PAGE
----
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Tunisia’s Justice Minister backs repeal of gay sex ban

Tunisia’s Justice Minister backs repeal of gay sex ban

A case where a 22-year-old student was sentenced to a year’s jail after his same-sex relationship was uncovered as part of a murder investigation has prompted Tunisian Justice Minister Mohamed Salah Ben Aissa to comment on the future of the country’s anti-sodomy law.

The unnamed student was arrested on 6 September in the resort city of Sousse after his number was found on the body of a man he had been sleeping with.

He denied any involvement in the killing but confessed his relationship with the deceased to explain his connection to him.

Authorities believed his story after subjecting him to a medical examination but handed him over to prosecutors as a result of his confession.

The case provoked outcry by human rights groups both inside and outside Tunisia including Human Rights Watch (HRW), prompting the group’s deputy Middle East and North Africa director Eric Goldstein to call out the Tunisian Government over the continued use of the law.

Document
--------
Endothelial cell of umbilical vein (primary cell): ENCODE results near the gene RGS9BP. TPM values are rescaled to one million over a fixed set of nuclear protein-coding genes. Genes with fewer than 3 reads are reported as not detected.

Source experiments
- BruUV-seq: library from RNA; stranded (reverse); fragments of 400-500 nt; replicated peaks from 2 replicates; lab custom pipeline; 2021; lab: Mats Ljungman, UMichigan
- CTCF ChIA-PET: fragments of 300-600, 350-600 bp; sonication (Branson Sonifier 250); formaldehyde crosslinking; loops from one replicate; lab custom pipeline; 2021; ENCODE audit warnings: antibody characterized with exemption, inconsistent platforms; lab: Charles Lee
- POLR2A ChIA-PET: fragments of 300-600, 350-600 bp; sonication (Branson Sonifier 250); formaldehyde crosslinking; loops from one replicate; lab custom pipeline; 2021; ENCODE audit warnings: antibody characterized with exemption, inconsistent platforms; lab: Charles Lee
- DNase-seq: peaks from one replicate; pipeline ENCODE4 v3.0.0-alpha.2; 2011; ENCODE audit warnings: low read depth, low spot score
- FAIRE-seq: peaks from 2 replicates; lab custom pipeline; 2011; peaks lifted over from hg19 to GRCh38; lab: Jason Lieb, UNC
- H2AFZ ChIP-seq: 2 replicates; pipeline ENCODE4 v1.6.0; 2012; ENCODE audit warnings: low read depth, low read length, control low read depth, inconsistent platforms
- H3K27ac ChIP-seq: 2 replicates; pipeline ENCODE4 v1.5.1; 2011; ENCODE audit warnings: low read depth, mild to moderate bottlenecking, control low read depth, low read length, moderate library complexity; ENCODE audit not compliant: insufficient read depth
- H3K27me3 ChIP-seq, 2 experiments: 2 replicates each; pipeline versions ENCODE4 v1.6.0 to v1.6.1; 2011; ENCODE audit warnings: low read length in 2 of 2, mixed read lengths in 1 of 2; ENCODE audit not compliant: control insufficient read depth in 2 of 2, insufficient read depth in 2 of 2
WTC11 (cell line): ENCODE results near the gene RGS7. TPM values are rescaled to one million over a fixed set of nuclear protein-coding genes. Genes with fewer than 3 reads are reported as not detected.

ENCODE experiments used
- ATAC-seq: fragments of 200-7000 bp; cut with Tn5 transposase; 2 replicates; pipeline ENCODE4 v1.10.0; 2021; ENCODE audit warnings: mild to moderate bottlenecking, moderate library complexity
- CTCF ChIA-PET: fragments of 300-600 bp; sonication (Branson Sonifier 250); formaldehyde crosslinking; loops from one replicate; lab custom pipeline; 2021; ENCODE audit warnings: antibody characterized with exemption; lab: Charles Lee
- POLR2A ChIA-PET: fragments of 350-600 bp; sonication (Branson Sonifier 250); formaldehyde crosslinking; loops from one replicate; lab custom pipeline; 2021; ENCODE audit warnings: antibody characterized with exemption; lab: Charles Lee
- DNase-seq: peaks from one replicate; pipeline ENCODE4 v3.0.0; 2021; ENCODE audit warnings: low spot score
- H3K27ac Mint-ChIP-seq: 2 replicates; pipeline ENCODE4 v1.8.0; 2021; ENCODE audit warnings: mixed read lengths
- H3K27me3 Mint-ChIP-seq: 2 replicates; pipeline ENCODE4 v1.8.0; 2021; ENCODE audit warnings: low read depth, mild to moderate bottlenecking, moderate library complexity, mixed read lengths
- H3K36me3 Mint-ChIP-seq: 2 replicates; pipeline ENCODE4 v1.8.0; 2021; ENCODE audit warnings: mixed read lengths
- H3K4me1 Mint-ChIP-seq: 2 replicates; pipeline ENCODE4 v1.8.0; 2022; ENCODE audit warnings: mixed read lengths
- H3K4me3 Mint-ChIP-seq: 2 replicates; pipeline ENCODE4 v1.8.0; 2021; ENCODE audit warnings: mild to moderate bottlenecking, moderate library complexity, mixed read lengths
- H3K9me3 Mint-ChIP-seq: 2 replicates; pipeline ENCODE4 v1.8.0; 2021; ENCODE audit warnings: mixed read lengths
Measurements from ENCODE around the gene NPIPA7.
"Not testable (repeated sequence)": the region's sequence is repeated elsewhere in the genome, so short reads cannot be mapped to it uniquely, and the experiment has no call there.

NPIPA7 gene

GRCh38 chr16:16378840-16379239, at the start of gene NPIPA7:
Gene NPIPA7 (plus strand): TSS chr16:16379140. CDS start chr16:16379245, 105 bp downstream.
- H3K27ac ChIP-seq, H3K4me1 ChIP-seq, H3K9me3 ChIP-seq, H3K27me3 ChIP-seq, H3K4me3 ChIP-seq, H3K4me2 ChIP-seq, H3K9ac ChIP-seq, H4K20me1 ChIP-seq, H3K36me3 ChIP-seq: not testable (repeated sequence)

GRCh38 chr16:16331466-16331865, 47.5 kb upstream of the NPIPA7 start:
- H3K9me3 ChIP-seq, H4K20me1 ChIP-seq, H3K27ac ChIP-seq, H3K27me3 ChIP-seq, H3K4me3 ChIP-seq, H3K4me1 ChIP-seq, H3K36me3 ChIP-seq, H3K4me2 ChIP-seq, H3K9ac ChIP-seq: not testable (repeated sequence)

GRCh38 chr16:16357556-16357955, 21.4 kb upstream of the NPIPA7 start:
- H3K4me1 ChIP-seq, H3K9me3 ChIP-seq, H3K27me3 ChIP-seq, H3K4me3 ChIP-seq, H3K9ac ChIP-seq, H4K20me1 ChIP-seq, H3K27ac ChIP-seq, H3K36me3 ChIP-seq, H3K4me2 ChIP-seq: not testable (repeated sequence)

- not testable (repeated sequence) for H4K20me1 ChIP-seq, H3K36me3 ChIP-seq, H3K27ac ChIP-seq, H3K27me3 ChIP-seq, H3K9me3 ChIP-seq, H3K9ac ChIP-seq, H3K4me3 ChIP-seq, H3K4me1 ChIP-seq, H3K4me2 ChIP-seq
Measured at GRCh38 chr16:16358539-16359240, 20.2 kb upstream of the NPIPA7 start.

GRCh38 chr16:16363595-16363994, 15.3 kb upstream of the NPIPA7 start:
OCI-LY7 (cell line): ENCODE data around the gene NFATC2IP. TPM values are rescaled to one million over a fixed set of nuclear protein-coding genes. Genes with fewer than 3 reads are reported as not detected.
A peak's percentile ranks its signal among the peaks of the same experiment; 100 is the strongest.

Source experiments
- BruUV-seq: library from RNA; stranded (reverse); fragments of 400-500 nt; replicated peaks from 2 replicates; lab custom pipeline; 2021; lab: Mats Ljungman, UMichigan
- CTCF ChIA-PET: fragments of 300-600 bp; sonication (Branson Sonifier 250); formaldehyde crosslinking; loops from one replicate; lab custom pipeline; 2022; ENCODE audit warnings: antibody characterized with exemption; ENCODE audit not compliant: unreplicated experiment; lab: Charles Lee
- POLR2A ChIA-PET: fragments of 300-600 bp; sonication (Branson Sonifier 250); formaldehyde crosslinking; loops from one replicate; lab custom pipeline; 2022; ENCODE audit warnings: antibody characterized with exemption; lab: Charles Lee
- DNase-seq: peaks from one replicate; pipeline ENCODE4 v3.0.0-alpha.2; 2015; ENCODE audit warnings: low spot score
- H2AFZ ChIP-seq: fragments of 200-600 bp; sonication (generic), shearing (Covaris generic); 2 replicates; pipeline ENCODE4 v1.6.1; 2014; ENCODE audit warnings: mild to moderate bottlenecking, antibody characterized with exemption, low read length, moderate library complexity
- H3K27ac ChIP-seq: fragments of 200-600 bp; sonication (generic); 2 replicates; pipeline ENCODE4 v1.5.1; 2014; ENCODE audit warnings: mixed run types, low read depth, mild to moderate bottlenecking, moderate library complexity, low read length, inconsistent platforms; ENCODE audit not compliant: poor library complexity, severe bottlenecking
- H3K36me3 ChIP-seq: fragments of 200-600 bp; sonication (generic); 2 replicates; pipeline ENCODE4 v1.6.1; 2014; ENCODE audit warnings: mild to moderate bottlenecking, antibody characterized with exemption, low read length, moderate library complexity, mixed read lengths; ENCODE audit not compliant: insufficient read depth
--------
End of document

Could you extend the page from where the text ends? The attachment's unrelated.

‘The Tunisian government should not be prosecuting people for private and consensual sexual acts,’ Goldstein said on Monday.

‘If Tunisia truly aspires to be a regional leader on human rights, it should lead the way in decriminalizing homosexual conduct.’

Goldstein also warned against the use of so-called medical tests to ‘prove’ a person’s homosexuality.

‘Medical professionals who participate in forced anal examinations of people suspected of homosexuality violate medical ethics and facilitate serious miscarriages of justice,’ Goldstein said.

Reacting on a non-state owned radio station, Justice Minister Mohamed Salah Ben Aissa addressed the issue, saying he was personally in favor of scrapping the law.

‘My problem is Article 230 … Nothing can justify infringement on private life,’ Ben Aissa said, according to reports.

Consensual sex acts between males in Tunisia can attract sentences of up to three years in prison.